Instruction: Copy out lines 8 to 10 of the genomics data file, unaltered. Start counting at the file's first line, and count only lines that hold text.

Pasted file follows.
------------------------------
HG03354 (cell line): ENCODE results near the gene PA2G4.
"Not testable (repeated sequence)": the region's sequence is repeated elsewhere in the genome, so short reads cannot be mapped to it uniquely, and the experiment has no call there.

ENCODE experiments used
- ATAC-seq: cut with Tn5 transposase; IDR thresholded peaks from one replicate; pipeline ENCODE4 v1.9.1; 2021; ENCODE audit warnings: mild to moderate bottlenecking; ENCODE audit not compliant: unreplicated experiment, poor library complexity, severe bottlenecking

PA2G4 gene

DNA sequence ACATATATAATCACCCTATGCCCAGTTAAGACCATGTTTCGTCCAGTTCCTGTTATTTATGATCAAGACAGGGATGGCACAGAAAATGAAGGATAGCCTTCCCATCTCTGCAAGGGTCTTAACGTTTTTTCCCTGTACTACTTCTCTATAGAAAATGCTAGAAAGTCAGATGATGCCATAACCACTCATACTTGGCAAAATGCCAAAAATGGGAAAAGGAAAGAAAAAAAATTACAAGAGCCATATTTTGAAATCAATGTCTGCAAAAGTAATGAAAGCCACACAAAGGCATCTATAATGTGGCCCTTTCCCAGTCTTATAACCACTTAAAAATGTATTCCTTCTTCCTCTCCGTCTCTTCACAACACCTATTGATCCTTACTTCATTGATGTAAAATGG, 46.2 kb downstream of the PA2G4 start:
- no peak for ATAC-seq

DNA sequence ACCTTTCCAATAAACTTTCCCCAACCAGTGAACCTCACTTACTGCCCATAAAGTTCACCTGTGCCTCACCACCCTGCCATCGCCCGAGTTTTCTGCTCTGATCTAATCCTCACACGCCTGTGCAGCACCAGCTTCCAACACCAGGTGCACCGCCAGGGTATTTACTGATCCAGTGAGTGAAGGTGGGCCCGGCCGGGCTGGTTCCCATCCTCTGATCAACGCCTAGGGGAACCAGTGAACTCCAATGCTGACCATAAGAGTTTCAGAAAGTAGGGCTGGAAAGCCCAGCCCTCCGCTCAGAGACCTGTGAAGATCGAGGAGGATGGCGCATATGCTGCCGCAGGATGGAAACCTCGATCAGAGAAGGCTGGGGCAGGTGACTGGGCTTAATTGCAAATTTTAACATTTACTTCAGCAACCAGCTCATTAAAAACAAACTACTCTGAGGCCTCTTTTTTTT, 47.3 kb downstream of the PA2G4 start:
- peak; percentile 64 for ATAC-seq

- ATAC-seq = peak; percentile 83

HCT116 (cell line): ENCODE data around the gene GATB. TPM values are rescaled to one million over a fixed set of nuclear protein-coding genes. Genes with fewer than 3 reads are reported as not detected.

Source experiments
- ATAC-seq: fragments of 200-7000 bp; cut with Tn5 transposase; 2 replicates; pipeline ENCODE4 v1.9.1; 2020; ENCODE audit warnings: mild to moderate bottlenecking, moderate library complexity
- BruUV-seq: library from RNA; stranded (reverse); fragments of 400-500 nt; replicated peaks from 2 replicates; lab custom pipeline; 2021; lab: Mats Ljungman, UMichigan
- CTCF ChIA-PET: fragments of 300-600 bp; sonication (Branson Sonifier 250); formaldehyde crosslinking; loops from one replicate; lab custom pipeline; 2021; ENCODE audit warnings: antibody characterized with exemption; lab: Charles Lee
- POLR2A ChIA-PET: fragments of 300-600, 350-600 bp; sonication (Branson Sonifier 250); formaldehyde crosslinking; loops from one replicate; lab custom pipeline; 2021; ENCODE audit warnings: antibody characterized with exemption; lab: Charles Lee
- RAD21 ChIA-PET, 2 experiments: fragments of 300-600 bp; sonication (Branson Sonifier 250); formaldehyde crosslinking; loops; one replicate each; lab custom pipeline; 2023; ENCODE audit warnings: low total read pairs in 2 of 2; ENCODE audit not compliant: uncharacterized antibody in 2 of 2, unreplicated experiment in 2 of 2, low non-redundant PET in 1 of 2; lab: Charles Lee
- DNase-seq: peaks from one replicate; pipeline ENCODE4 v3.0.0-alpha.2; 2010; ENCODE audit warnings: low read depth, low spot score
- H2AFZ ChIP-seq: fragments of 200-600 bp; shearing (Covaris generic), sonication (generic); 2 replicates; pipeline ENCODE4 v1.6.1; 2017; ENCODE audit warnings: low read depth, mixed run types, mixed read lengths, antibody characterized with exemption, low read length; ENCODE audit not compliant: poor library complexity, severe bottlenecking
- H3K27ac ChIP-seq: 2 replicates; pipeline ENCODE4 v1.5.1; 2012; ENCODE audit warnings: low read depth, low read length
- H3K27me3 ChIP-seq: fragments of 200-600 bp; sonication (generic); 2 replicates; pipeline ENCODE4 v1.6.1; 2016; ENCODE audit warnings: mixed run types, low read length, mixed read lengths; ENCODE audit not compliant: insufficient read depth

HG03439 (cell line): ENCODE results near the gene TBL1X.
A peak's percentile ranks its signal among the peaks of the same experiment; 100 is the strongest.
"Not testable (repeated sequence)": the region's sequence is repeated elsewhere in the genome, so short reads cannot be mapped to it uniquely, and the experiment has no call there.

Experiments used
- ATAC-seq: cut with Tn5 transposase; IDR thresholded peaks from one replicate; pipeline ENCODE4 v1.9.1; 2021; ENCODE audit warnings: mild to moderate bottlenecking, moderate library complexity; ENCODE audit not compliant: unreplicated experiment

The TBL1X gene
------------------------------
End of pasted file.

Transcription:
DNA sequence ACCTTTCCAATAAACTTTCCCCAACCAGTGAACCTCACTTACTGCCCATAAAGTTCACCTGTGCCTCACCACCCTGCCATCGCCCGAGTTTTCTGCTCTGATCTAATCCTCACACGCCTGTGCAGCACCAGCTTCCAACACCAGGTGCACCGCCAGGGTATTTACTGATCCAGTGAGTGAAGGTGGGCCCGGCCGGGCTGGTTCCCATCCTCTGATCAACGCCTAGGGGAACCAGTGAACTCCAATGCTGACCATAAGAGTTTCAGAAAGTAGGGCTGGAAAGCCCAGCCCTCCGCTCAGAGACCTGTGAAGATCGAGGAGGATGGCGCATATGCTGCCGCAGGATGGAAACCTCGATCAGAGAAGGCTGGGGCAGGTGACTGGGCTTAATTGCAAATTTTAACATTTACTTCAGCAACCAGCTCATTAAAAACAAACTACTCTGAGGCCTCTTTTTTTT, 47.3 kb downstream of the PA2G4 start:
- peak; percentile 64 for ATAC-seq

- ATAC-seq = peak; percentile 83